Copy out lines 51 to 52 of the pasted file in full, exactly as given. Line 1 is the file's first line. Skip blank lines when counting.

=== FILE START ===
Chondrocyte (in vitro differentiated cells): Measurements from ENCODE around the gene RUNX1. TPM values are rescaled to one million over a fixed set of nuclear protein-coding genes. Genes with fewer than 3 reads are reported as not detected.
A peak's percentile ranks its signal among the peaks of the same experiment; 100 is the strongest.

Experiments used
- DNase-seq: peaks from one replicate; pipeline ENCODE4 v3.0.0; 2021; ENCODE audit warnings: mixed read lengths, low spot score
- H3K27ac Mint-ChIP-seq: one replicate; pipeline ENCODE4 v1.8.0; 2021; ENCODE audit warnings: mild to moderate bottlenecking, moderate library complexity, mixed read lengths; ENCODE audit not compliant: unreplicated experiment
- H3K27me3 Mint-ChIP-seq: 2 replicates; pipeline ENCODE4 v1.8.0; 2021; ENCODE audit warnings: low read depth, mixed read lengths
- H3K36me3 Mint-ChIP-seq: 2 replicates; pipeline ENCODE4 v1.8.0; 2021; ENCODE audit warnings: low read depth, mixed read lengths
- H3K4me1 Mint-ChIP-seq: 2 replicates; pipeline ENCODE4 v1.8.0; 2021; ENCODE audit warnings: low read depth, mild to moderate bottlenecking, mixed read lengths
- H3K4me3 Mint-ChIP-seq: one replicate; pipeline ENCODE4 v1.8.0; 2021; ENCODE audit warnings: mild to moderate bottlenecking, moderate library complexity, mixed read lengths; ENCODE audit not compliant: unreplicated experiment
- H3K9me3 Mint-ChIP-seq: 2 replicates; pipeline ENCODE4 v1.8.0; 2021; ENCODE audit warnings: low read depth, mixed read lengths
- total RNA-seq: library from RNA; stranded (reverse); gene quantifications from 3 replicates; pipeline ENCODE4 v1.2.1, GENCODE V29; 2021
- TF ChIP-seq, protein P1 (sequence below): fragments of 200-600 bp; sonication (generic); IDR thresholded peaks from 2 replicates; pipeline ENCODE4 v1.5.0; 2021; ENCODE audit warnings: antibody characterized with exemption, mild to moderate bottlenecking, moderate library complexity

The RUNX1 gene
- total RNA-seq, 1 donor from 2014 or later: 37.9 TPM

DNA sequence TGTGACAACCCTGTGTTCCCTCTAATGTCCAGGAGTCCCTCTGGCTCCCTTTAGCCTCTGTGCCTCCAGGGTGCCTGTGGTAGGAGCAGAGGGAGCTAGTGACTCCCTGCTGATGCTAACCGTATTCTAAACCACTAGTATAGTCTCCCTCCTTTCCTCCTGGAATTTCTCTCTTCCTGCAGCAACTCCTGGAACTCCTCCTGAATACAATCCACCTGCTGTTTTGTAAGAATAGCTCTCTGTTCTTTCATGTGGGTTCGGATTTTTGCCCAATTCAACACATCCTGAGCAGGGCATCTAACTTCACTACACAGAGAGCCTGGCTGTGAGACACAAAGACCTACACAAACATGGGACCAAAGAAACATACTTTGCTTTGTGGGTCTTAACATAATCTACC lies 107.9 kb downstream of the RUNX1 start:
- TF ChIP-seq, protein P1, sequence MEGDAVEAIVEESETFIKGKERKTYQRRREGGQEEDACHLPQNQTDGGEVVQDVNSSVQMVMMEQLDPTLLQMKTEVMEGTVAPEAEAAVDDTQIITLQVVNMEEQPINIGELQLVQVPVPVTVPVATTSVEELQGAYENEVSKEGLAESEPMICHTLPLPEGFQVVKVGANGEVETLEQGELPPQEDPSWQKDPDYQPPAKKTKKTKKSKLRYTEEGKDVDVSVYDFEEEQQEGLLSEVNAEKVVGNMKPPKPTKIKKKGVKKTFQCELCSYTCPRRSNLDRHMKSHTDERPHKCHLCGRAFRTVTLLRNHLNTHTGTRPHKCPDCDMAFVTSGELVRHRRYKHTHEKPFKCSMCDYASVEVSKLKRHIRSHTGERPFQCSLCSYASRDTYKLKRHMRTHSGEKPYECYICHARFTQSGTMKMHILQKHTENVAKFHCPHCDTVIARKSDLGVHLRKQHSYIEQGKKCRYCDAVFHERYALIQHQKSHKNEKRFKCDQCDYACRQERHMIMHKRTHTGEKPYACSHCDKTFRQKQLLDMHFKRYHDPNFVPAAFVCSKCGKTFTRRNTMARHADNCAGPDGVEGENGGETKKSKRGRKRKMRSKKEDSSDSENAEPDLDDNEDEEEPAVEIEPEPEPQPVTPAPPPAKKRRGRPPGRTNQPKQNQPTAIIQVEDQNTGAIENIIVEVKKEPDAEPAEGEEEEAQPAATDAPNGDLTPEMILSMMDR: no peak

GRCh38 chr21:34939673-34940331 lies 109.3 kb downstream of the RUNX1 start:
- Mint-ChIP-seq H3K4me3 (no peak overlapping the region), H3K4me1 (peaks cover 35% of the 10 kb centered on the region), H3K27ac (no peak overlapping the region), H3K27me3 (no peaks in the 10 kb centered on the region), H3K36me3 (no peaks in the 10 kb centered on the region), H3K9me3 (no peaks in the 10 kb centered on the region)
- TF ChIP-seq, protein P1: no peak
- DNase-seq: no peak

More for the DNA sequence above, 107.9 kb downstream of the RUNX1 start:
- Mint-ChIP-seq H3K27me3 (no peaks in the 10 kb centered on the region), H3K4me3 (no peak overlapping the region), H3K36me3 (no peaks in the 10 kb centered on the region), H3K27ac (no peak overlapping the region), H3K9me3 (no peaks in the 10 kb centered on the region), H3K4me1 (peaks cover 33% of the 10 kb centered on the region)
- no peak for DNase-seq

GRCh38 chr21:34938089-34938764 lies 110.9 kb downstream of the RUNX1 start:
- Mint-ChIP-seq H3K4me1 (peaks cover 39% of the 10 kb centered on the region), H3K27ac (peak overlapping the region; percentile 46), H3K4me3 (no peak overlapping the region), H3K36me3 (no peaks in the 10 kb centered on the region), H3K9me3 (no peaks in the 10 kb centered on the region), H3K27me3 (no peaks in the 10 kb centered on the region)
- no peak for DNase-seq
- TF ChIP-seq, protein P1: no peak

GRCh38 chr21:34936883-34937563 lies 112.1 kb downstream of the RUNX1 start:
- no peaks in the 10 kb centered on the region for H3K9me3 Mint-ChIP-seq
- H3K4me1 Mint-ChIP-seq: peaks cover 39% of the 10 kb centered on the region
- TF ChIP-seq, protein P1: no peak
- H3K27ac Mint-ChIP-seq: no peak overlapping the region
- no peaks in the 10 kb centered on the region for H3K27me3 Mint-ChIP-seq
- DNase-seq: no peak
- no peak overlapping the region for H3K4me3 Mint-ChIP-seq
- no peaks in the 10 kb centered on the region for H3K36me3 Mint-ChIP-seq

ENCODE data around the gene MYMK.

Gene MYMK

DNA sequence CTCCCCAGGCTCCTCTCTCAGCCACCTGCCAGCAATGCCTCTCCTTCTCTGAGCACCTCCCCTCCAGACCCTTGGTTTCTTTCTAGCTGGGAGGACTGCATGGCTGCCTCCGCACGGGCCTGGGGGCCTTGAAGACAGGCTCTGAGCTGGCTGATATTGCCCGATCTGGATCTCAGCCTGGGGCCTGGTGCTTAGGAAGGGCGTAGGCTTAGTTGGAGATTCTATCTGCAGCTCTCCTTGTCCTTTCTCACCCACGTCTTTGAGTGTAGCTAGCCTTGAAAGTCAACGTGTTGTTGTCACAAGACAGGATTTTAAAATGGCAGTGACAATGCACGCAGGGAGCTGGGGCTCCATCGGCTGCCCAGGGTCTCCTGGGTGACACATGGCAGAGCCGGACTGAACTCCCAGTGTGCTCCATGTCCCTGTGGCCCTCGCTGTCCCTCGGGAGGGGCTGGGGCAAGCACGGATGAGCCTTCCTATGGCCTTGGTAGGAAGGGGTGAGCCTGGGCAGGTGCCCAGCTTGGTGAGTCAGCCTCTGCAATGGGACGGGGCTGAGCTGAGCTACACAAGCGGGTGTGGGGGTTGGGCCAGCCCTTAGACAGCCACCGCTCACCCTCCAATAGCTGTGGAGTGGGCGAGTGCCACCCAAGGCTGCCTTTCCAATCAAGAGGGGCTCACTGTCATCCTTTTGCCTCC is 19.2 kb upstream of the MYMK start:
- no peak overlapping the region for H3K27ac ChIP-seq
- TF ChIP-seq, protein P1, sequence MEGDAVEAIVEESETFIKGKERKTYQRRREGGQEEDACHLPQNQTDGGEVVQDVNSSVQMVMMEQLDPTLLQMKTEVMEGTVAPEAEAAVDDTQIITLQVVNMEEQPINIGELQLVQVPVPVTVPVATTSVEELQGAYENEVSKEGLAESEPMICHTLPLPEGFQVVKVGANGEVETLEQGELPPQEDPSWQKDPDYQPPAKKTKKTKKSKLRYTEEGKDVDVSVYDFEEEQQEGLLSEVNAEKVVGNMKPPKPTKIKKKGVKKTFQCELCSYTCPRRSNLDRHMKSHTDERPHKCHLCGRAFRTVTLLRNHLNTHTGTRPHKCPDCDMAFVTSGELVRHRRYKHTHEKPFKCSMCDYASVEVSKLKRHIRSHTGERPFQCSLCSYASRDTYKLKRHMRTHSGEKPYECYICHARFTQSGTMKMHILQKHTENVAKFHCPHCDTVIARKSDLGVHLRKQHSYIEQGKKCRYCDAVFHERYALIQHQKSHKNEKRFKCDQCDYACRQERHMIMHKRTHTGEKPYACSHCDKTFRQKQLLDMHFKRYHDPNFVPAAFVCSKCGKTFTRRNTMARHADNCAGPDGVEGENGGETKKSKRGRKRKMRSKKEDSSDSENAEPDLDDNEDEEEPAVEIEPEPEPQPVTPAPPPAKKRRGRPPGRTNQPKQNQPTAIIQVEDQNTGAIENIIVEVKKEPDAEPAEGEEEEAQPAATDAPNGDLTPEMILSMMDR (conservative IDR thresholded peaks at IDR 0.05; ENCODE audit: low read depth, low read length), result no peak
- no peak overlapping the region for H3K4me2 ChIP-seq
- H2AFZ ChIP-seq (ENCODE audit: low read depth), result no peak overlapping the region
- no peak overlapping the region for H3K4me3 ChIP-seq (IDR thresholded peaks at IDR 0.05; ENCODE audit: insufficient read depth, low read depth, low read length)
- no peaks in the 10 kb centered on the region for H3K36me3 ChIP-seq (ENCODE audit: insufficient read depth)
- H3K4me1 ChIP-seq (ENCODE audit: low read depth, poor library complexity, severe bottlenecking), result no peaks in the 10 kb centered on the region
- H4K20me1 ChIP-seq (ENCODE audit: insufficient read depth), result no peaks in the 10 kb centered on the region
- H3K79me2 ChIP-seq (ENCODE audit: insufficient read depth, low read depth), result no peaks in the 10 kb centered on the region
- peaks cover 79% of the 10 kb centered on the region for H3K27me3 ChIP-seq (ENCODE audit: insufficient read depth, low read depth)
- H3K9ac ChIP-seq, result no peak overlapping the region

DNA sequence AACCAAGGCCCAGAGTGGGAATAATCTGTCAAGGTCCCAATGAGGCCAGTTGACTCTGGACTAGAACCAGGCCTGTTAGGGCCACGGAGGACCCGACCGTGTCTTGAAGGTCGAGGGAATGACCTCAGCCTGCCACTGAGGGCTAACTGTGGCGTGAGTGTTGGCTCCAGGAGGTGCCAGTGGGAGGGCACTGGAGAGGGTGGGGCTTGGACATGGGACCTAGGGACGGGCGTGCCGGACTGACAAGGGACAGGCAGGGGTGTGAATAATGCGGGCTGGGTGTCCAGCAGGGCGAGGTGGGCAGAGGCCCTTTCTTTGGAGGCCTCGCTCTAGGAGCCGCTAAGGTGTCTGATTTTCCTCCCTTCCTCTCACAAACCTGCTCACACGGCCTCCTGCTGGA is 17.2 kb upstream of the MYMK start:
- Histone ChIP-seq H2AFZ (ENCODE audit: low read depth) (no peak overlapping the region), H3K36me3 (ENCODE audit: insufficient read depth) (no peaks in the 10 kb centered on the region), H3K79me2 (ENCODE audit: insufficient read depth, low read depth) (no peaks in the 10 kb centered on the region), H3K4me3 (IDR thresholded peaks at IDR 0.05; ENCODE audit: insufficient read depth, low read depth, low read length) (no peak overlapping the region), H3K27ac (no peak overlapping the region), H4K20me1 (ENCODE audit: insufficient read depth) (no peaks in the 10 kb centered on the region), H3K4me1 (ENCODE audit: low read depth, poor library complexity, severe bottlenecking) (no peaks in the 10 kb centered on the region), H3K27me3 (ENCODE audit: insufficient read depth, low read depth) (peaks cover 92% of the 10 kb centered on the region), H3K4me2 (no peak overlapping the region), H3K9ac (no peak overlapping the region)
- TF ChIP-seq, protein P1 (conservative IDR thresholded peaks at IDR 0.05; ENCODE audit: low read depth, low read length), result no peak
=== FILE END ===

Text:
DNA sequence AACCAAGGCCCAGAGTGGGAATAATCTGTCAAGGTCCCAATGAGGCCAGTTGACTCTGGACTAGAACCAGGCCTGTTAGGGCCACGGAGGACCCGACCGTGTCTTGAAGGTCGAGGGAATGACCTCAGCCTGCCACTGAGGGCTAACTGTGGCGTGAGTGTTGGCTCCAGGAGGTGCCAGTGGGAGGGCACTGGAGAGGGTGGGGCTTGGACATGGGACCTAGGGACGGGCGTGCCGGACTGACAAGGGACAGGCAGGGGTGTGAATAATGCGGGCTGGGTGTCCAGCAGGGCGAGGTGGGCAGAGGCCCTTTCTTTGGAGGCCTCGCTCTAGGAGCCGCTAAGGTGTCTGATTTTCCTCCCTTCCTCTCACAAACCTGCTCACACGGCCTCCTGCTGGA is 17.2 kb upstream of the MYMK start:
- Histone ChIP-seq H2AFZ (ENCODE audit: low read depth) (no peak overlapping the region), H3K36me3 (ENCODE audit: insufficient read depth) (no peaks in the 10 kb centered on the region), H3K79me2 (ENCODE audit: insufficient read depth, low read depth) (no peaks in the 10 kb centered on the region), H3K4me3 (IDR thresholded peaks at IDR 0.05; ENCODE audit: insufficient read depth, low read depth, low read length) (no peak overlapping the region), H3K27ac (no peak overlapping the region), H4K20me1 (ENCODE audit: insufficient read depth) (no peaks in the 10 kb centered on the region), H3K4me1 (ENCODE audit: low read depth, poor library complexity, severe bottlenecking) (no peaks in the 10 kb centered on the region), H3K27me3 (ENCODE audit: insufficient read depth, low read depth) (peaks cover 92% of the 10 kb centered on the region), H3K4me2 (no peak overlapping the region), H3K9ac (no peak overlapping the region)